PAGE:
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Ross Strand

Photograph of Ross Beach

Ross Strand

Ross strand is a sandy beach located along the shoreline of Killala Bay. Killala Bay is an extensive triangular estuary with mudflats lining the sides of the channel of the Moy river.  The area offers rich feeding to wildfowl and waders, including Mallard, Shelduck, Curlew, Teal, Whooper Swan, Wigeon and Golden Plover.  Around Killala the salt marshes with flat sedge are of botanical interest.  Adjacent sand dunes support Whitlow grass, a mountain plant, while the long ridge of Barrage Island presents a good series of sand dunes.  The birds using Killala Bay occur in regionally important numbers but their numbers could be affected by any changes that affect the density of the invertebrate organisms on which they feed. 



            Curlew                                                    Whooper Swan


Esker at Killala…

Just south of Killala, the main Ballina road cuts through an Esker ridge whose North and North Eastern sides are thickly covered by hazel woodland.  A notable feature of the wood is the ground flora which occurs in an unusual degree of diversity, especially for the west of Ireland.  The herb species includes wood anemone, wood sorrel, pignut, wood panicle, woodruff and wild strawberry which would indicate that the esker gravels have considerable lime content.  The abundance of ferns and the large leafy liverwort are an indication of the western extreme of this location. 

Eskers are interesting glacial land forms which reach their best development inIreland.  However they are rare in Mayo and seldom covered by woodland.  Eskers are always vulnerable to excavation as they contain mostly sand and gravel.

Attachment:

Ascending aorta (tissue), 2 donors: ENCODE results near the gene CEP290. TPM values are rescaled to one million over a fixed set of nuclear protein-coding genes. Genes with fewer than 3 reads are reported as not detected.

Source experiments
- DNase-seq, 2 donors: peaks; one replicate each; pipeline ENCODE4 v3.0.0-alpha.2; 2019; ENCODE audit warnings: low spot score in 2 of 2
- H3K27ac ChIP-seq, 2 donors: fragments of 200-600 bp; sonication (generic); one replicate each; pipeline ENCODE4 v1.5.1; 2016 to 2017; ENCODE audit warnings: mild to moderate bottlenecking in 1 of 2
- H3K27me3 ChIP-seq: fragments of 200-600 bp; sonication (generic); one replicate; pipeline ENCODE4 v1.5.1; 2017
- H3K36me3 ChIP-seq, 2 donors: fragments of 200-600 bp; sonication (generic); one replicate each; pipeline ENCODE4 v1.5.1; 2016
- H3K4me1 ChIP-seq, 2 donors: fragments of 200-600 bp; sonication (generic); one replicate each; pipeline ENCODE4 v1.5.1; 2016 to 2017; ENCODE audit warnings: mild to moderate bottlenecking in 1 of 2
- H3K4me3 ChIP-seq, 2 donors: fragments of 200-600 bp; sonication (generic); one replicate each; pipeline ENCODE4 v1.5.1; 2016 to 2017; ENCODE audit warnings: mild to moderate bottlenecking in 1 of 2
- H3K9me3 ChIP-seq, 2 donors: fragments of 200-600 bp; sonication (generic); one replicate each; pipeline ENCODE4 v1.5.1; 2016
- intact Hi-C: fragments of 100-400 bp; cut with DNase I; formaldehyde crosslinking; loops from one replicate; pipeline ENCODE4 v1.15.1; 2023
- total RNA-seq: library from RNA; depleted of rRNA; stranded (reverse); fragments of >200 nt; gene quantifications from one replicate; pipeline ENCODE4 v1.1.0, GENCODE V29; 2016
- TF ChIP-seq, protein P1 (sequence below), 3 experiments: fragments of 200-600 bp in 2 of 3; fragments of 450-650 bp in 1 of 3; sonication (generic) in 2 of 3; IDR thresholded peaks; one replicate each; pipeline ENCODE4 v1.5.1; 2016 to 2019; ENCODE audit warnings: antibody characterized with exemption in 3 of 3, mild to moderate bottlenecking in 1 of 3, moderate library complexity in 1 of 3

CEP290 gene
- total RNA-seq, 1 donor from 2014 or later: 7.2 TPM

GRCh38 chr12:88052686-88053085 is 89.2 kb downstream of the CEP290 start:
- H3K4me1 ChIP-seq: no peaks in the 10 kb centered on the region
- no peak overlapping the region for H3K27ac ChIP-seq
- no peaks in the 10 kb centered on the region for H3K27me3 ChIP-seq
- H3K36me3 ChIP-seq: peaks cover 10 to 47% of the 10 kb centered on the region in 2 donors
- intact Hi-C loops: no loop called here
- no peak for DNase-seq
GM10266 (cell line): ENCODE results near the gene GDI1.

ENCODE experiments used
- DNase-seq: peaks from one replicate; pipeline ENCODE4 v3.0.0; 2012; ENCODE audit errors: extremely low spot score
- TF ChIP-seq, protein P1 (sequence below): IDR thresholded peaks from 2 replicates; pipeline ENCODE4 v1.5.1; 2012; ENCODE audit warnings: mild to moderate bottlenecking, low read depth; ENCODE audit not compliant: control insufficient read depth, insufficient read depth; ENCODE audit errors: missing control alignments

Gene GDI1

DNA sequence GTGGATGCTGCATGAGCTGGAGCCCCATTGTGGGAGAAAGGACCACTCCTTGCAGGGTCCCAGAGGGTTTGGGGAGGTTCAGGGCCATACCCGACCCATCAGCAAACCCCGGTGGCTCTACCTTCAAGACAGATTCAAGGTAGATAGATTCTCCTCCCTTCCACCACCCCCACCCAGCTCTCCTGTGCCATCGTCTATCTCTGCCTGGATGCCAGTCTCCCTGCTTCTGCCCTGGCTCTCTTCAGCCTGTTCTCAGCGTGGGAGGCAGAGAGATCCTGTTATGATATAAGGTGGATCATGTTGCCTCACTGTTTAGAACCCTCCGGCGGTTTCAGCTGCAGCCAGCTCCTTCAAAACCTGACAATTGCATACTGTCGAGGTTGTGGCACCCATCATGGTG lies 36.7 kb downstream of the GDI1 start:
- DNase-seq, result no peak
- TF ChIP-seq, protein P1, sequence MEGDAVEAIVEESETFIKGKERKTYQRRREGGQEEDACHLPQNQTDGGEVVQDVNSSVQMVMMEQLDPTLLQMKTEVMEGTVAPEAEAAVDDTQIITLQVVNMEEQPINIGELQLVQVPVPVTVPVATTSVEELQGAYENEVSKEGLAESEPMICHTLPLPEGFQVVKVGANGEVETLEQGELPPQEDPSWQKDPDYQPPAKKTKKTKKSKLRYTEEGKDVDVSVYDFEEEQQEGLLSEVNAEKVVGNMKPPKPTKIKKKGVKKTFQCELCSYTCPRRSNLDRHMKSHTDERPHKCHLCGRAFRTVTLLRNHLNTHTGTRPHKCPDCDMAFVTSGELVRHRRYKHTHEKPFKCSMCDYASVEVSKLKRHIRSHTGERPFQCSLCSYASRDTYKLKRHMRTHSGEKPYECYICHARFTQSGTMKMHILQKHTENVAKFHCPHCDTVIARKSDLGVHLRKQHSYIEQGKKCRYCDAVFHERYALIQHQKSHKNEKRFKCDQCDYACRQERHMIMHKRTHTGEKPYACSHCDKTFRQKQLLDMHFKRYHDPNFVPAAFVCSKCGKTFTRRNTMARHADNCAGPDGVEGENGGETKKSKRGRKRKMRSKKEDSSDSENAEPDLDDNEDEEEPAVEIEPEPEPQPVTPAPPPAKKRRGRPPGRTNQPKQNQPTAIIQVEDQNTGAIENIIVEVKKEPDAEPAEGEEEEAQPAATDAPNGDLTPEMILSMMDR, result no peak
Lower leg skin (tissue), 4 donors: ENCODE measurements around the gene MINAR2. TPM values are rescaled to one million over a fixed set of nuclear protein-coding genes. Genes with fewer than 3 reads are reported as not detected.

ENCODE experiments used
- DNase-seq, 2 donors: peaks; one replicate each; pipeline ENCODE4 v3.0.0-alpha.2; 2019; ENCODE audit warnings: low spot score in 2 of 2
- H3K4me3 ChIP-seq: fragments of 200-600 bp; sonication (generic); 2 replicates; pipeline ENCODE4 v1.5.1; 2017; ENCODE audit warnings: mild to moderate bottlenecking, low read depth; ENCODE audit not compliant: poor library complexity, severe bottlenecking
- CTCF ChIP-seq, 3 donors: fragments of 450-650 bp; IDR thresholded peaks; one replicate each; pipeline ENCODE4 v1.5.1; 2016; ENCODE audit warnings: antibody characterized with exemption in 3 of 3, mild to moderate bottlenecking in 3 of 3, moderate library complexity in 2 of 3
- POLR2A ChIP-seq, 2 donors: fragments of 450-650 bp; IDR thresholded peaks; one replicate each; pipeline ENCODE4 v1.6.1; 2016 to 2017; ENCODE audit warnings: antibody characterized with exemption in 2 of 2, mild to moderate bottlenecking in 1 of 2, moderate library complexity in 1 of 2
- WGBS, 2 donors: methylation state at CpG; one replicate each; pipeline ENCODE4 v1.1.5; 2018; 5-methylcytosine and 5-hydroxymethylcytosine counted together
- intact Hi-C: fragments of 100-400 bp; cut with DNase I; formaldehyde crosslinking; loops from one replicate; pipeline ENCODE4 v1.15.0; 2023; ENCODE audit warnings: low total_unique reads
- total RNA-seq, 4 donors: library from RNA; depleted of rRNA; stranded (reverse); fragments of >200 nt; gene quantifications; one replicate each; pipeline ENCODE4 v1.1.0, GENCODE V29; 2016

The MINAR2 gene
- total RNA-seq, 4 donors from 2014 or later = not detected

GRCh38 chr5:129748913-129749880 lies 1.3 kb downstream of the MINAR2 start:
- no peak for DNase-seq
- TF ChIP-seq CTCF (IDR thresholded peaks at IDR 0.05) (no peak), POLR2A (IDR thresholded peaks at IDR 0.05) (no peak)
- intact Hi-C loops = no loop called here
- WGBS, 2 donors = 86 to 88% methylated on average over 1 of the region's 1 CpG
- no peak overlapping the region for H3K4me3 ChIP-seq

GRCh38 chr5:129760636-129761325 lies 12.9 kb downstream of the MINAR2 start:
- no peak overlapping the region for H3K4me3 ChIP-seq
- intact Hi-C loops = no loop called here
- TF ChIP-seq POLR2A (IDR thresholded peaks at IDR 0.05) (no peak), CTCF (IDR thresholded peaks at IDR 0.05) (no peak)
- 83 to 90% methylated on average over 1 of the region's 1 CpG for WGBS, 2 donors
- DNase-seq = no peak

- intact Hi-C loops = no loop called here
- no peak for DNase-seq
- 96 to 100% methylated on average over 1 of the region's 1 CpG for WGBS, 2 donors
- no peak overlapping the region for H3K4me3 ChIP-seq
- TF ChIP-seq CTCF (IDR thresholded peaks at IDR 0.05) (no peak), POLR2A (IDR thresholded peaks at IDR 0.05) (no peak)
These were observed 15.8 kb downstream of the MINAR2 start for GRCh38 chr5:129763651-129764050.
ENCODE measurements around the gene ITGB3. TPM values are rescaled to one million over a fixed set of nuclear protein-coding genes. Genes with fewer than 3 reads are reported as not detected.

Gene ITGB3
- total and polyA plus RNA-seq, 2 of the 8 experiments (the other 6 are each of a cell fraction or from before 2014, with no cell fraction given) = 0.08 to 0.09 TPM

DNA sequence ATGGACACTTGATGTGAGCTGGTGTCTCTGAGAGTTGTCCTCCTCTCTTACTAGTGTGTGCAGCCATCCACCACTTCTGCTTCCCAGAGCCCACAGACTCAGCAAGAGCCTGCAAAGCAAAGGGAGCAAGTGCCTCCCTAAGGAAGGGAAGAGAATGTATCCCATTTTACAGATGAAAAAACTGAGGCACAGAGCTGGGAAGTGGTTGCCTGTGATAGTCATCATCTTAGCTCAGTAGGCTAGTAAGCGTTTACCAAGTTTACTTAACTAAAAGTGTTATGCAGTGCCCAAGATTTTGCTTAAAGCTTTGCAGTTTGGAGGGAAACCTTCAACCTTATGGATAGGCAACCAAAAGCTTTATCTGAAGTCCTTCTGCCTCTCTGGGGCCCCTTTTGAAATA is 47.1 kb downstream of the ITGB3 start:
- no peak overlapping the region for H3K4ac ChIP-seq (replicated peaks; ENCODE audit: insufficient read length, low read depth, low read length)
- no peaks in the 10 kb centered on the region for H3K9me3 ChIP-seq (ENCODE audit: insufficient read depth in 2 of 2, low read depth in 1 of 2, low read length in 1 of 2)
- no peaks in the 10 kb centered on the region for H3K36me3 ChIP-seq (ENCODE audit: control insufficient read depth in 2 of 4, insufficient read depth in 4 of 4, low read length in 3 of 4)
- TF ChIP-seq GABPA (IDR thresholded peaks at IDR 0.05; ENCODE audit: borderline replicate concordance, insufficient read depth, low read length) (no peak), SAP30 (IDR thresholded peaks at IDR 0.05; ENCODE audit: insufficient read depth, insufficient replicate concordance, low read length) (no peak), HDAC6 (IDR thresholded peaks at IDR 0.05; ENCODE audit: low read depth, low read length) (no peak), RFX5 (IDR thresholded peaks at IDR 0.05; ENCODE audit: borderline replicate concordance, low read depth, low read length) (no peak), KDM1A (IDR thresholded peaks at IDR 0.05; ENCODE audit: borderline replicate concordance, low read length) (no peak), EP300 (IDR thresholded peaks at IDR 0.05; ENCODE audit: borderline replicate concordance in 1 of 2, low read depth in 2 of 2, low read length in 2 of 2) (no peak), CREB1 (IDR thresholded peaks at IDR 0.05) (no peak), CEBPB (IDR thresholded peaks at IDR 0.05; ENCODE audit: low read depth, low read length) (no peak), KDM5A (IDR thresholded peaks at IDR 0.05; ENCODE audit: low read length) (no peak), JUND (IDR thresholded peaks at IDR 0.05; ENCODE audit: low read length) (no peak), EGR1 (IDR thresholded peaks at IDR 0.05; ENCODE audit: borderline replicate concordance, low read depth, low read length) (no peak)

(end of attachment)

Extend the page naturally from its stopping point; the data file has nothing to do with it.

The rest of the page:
Sand Dunes…

Sand carried inland by onshore winds is deposited in a streamline form around some obstacle.  Plants then colonise these small mounds of sand.  As sand deposition proceeds, their foliage creates even more deposition and the root network binds the sand into low embryo dunes.  As these dunes grow in height they coalesce parallel to the shoreline.  In turn they are colonised and stabilised by other establishing plants and the dunes continue to grow.

Dune Erosion…

Almost all dunes are subject to erosion, most commonly caused by ‘blowouts’.  This happens when the wind gains access to the sand beneath the vegetation at the crest and rapidly erodes the surface causing a depression.  As the wind is channelled into it, the depression grows until its width reduces the channelling effect of the wind, leaving low-lying rolling dune pasture called Machair.  Frontal erosion occurs when the entire seaward face of the dune system is cut back by storm waves.  This can be recognised by a steep slope of loose sand and slipping clumps of crestal vegetation.  Human activity also has a large part to play in dune erosion.  The removal of sand and shingle can leave large areas of dune open to wind erosion. 

Bird Life….

Waders such as the Snipe, Lapwing and Oystercatcher are frequently spotted in this area.                                                                       





The Gull family is well represented with the Common Gull, Kittiwake, Blackheaded Gull, Great Black-backed Gull, Lesser Black-backed Gull and Herring Gull all visitors to the beach.

Lesser Black Backed Gull

Lesser Black Backed Gull


Terns are also sighted with the Arctic Tern, Common Tern and Sandwich Tern being the most commonly noted.

Cormorants and Shags have also been spotted.

Arctic Tern‎Arctic Tern Sandwich Tern‎Sandwich Tern 


ShagShag  Cormorant‎Cormorant

Ross Beach Legend Map (Document)

Ross Beach Legend Map
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Environment Section
Second Floor
Mayo County Council
The Mall
Co Mayo
Phone: (094) 9024444
Open: 9:00 a.m. to 1:00 p.m. and 2:00 p.m. to 5:00 p.m.

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